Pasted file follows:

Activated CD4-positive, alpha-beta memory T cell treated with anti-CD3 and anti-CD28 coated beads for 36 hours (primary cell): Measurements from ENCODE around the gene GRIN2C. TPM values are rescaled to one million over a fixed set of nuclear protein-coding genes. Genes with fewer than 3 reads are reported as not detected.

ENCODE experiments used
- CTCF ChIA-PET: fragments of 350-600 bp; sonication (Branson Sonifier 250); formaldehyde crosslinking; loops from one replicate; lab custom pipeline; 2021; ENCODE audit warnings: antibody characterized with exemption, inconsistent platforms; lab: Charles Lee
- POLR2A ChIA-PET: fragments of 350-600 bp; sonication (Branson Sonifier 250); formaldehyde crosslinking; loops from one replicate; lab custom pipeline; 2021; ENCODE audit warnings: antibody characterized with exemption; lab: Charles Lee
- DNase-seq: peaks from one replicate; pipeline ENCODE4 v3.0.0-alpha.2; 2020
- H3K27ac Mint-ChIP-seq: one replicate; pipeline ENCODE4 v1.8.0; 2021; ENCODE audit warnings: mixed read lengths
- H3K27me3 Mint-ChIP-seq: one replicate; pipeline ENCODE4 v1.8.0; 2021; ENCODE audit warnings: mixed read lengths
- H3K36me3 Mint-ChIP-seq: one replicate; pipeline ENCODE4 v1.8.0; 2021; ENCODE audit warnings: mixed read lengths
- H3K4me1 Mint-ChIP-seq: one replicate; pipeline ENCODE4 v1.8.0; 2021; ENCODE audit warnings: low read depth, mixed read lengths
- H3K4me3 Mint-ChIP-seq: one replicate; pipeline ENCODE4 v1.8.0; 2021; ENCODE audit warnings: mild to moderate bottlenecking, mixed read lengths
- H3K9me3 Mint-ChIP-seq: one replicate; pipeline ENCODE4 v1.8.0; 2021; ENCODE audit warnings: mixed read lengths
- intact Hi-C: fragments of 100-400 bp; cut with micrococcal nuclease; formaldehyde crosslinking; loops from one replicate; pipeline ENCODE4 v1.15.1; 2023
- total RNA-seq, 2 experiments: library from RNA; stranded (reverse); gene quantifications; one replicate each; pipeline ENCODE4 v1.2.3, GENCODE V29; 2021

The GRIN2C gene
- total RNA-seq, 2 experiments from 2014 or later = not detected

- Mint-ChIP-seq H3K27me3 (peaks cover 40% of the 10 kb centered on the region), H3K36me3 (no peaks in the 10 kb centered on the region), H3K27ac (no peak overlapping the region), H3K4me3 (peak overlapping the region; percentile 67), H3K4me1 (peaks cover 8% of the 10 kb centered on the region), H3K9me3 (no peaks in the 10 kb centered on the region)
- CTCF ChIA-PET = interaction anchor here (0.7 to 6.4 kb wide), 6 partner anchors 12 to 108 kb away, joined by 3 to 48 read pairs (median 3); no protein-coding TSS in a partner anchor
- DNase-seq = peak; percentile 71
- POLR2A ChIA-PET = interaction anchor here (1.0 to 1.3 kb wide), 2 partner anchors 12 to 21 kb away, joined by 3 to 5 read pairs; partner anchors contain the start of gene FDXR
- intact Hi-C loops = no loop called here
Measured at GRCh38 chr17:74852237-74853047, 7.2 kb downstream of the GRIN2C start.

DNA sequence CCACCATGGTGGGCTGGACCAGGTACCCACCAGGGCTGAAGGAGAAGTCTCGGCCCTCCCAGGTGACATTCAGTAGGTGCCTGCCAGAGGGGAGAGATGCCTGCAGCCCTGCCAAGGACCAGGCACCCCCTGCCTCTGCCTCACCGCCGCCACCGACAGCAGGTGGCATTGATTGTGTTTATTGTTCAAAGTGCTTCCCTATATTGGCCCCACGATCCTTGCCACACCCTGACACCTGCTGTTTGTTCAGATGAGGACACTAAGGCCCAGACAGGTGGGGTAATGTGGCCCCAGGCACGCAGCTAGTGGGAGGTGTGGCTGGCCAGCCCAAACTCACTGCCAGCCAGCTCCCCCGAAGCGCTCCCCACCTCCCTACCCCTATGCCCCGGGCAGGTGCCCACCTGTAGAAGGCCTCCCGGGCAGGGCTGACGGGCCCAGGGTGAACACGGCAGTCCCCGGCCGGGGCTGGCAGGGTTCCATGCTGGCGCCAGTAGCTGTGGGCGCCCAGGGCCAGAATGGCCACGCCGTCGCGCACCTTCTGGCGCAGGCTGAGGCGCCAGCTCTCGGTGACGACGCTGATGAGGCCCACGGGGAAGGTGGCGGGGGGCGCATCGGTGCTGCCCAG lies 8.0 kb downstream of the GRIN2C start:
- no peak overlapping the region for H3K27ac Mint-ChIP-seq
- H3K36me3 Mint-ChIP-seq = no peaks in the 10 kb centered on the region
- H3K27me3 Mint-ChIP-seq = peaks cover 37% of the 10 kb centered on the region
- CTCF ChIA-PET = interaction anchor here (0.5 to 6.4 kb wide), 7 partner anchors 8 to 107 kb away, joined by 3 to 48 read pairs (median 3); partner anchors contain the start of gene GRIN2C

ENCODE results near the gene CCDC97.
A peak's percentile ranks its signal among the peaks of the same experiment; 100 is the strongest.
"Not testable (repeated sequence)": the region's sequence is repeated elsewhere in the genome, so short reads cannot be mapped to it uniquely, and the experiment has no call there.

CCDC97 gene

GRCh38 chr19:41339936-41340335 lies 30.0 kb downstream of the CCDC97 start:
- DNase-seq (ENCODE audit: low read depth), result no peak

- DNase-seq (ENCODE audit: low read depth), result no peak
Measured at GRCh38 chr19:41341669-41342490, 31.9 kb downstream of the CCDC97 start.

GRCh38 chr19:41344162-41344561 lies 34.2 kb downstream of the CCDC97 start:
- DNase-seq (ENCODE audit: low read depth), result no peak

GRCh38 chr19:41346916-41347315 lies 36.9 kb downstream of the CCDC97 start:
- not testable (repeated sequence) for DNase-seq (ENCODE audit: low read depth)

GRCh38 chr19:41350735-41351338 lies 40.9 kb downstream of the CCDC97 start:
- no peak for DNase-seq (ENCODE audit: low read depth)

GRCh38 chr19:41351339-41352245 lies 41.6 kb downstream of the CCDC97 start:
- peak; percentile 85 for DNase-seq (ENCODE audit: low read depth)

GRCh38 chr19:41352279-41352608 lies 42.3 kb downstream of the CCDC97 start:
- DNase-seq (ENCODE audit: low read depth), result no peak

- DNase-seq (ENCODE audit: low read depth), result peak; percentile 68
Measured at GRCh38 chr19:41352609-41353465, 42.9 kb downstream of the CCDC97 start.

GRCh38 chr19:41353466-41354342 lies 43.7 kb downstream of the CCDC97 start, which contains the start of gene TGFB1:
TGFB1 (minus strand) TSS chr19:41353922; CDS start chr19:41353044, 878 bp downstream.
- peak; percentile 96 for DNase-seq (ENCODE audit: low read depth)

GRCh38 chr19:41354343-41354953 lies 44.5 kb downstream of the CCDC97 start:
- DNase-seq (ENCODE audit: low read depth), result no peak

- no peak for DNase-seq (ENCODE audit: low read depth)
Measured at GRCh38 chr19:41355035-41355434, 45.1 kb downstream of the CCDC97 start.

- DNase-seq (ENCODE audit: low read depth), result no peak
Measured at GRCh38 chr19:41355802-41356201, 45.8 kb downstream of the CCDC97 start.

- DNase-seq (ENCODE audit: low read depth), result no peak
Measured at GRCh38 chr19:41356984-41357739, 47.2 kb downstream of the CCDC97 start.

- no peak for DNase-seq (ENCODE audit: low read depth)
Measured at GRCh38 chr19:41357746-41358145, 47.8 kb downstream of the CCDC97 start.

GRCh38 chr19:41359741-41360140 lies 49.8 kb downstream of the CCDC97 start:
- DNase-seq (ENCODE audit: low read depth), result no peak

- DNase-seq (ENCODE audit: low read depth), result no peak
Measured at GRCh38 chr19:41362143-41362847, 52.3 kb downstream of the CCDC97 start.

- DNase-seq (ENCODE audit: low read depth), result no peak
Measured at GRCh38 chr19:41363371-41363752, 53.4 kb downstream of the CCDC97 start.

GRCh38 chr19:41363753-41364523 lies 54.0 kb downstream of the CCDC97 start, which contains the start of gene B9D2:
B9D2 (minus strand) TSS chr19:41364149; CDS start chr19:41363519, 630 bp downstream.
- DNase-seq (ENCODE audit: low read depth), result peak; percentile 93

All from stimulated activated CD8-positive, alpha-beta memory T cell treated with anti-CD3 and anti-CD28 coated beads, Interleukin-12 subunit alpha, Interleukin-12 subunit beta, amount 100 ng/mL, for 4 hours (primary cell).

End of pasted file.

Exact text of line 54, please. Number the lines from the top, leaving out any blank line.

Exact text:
- DNase-seq (ENCODE audit: low read depth), result no peak